“This year marks our century-long legacy of advocating on behalf of America’s broadcasters and driving global innovation and industry growth through NAB Show,” NAB President and CEO Curtis LeGeyt said in a statement. “We invite the entire NAB community, including broadcasters and content professionals from around the world, to join us for the Centennial Celebration as we honor our rich history, recognize our unparalleled impact and celebrate our next 100 years.”

NAB Jan. 12 launched “Celebrating 100 Years,” a comprehensive website that provides an interactive journey through the organization’s history and evolution over the years. The site offers a timeline detailing landmark achievements, moments in broadcasting and at that NAB Show, along with image galleries, broadcasters’ stories and a NAB Hall of Fame, allowing visitors to learn more about the radio and television legends inducted throughout the years.

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The organization also kicked off “Share Your Story,” a community campaign, encouraging individuals to share special memories, serendipitous moments or remarkable stories about broadcasting and the NAB Show. Contributors may include photos with their submissions. Stories may be submitted here.

Forthcoming NAB Show Centennial Celebration announcements will include registration incentives, contests, special events and activations, and recognitions of exceptional past NAB Show participation.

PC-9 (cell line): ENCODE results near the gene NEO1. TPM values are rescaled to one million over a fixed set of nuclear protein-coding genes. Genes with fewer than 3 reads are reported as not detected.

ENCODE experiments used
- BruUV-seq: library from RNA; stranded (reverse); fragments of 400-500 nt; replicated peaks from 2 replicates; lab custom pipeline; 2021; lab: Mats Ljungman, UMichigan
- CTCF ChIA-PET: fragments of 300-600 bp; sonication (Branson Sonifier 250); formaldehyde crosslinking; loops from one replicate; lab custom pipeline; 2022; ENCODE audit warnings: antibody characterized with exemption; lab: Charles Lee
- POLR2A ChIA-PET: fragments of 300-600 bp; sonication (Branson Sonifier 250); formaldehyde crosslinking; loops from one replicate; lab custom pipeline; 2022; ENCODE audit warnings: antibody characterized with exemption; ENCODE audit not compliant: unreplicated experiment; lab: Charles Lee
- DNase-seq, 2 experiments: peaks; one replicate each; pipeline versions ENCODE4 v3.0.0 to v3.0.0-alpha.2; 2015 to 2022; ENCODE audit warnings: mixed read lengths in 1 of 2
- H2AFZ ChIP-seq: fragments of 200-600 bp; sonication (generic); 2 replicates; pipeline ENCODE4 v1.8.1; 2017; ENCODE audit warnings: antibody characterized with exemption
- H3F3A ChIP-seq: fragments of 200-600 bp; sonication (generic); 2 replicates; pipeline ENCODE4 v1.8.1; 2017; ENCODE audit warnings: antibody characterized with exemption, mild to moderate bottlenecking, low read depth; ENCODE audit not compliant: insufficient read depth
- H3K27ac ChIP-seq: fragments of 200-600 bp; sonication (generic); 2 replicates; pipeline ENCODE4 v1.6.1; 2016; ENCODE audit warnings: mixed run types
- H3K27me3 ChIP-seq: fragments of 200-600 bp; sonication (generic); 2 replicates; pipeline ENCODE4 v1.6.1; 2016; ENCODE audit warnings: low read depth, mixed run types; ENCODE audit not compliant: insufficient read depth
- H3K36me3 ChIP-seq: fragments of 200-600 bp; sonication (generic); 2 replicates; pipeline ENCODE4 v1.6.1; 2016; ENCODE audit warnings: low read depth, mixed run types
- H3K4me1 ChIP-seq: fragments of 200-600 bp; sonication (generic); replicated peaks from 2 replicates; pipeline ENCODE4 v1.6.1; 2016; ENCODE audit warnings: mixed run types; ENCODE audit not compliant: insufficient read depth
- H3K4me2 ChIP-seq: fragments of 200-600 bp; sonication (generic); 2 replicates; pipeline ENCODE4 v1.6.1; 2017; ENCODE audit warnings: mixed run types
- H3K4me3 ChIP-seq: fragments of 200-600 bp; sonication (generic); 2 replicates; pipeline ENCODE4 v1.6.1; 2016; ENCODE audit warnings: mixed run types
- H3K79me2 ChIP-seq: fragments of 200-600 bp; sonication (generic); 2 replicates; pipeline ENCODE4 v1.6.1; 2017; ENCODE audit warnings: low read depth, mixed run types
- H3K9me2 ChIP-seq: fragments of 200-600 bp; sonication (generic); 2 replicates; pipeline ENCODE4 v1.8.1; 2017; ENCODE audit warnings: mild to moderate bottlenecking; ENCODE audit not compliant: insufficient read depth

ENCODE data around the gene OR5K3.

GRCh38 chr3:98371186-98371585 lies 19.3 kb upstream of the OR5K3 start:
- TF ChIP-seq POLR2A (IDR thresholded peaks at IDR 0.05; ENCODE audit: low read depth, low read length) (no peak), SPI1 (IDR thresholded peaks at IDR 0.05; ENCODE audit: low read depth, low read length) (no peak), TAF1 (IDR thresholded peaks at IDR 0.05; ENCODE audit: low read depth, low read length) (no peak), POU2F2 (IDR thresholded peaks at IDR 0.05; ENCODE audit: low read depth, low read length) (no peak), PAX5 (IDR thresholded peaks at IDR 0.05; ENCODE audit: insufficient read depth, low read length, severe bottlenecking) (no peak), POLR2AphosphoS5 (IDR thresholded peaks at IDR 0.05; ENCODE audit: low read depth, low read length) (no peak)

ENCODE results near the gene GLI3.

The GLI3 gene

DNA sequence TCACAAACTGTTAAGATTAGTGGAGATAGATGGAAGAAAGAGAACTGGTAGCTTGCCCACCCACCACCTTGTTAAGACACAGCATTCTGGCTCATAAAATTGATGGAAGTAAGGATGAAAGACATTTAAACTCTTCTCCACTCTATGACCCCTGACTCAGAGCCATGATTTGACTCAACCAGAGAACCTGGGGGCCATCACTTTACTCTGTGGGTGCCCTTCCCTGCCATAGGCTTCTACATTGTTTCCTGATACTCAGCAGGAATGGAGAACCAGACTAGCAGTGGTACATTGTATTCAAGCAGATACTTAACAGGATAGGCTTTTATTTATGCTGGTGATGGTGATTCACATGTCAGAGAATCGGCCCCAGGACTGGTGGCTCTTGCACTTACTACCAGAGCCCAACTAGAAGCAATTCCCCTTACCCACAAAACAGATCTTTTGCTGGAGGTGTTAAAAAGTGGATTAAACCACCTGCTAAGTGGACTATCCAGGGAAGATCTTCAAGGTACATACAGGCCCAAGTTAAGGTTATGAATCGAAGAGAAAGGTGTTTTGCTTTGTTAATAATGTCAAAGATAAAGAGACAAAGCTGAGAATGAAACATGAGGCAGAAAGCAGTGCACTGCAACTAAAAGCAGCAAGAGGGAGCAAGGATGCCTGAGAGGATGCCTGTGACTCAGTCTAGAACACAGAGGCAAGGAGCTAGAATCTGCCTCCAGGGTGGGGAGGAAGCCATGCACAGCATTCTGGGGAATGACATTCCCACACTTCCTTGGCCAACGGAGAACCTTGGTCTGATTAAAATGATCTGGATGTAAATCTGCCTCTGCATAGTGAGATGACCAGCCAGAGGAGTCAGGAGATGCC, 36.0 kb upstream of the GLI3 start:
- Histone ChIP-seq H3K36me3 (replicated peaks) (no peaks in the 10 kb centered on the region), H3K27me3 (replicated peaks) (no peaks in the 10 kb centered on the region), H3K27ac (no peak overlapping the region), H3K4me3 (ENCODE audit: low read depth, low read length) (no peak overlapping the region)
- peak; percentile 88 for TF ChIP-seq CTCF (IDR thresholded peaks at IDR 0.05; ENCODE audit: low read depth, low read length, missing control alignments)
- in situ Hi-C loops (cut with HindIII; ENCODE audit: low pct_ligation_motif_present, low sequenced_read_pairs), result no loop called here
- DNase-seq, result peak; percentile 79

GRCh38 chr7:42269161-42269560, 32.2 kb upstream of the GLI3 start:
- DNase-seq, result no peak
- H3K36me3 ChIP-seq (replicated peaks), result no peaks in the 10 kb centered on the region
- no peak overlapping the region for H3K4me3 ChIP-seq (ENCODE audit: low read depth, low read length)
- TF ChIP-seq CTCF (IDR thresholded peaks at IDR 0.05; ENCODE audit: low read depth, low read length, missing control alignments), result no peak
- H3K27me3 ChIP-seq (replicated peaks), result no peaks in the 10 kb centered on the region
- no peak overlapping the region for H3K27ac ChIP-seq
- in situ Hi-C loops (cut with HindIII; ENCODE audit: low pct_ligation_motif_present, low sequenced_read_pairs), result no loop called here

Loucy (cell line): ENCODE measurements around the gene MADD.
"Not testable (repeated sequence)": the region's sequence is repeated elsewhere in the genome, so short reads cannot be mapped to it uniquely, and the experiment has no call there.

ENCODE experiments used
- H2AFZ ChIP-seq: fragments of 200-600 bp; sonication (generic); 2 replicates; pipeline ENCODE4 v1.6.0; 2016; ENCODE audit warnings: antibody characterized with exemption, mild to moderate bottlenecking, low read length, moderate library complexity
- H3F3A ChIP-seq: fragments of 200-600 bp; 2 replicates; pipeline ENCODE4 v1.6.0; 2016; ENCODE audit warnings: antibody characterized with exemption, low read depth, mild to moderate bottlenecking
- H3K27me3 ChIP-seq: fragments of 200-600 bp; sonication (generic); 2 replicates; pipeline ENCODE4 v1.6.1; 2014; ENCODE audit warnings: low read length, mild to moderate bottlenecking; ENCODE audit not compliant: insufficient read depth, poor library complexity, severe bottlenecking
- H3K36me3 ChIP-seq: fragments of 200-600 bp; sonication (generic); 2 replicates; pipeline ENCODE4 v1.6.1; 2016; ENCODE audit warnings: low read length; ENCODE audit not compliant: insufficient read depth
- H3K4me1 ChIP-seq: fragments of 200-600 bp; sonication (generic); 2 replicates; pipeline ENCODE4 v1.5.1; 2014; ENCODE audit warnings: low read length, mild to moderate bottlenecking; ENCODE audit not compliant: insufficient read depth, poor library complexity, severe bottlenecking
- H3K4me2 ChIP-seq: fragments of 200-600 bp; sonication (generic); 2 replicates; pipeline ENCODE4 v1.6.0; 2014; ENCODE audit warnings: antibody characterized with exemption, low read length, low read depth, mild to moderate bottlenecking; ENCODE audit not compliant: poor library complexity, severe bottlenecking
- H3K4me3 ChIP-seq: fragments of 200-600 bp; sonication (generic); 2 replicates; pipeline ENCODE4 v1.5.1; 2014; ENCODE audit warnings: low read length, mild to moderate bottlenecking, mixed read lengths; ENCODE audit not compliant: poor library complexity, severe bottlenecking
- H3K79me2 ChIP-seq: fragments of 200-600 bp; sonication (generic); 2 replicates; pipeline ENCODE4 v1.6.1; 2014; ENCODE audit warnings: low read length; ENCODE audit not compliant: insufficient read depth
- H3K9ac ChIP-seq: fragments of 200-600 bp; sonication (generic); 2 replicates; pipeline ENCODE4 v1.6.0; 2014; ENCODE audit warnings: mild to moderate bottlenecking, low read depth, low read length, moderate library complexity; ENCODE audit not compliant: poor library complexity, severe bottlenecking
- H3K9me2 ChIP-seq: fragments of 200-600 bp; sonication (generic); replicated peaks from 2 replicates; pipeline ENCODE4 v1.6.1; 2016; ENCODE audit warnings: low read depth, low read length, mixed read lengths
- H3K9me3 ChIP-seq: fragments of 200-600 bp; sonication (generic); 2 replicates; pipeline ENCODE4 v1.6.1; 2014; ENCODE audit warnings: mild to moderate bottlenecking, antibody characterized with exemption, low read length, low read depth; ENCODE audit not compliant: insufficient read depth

NAB Show 2023

The 2023 NAB Show marks the event’s 100th birthday, and organizers promise that the centennial “will be the pinnacle for all in the global broadcast, media and entertainment industry. A portal to next-generation technology. A catalyst for best-in-breed products. A place to experience the power of possibility in people met and products discovered. In an arc spanning the last century, NAB Show has been influential in evolving our industry. Sound to picture. Analog to digital. Static to immersive. But we’ve only just begun. The best part comes next….”

The Three Phases of Growing a Global DTC Sports Streaming Service

Today, sports streaming services should be racing to go direct-to-consumer (DTC). It’s the future. Companies opting not to prioritize a DTC approach remain many laps behind in optimizing their fan experiences.

Rick Allen

A DTC sports streaming service complements linear broadcast deals. Linear partners don’t broadcast every live event. And they can allow the content owner to re-air a game after a hold-back period (typically 24 hours). DTC has solidified itself as the perfect solution to securing the broadest possible distribution across sports streaming markets.

Streaming services, particularly DTC, offer companies a better understanding of fan behavior and needs. While live events drive viewership, shoulder programming on OTT solutions — such as those powered by ViewLift or a service like ESPN+ — extend engagement and create new fans. Much of this comes down to real-time data, which remains a principal value content owners gain from live-streaming.